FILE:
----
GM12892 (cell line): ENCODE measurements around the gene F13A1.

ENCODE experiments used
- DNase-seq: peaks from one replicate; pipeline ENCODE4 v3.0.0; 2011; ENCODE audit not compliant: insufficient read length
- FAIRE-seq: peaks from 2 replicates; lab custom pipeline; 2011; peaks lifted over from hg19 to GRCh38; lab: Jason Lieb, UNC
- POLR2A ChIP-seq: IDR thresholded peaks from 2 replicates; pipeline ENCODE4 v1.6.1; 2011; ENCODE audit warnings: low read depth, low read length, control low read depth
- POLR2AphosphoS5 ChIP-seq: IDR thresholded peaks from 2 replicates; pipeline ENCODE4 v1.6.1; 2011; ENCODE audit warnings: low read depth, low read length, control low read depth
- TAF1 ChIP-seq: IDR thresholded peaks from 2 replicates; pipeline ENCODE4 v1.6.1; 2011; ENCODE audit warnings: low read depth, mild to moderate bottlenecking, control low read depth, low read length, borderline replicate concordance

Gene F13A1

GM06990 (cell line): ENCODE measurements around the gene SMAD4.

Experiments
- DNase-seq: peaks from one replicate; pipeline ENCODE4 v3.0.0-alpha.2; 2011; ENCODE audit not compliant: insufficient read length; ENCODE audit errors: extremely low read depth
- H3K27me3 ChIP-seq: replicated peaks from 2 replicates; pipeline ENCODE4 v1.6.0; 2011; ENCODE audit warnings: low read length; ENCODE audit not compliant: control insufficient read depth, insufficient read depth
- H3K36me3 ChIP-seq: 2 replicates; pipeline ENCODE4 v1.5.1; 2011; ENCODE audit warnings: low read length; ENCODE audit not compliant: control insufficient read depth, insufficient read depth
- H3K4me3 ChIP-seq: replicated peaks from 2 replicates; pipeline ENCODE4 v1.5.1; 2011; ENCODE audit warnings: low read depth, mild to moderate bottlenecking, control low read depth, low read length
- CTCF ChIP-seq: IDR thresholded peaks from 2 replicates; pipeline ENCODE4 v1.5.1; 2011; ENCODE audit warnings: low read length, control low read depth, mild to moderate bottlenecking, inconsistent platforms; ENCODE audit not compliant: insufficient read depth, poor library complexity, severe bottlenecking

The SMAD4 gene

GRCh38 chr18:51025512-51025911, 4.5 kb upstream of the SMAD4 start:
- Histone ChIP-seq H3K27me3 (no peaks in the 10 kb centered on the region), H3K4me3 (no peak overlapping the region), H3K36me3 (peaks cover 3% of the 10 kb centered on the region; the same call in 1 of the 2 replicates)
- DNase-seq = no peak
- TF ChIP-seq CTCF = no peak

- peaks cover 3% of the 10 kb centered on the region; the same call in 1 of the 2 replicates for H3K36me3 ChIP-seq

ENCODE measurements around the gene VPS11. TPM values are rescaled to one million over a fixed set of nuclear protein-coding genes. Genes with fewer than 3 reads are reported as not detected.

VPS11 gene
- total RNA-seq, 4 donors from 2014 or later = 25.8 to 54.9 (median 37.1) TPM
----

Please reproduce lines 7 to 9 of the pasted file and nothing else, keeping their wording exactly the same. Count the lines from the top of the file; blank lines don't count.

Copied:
- TAF1 ChIP-seq: IDR thresholded peaks from 2 replicates; pipeline ENCODE4 v1.6.1; 2011; ENCODE audit warnings: low read depth, mild to moderate bottlenecking, control low read depth, low read length, borderline replicate concordance

Gene F13A1

GM06990 (cell line): ENCODE measurements around the gene SMAD4.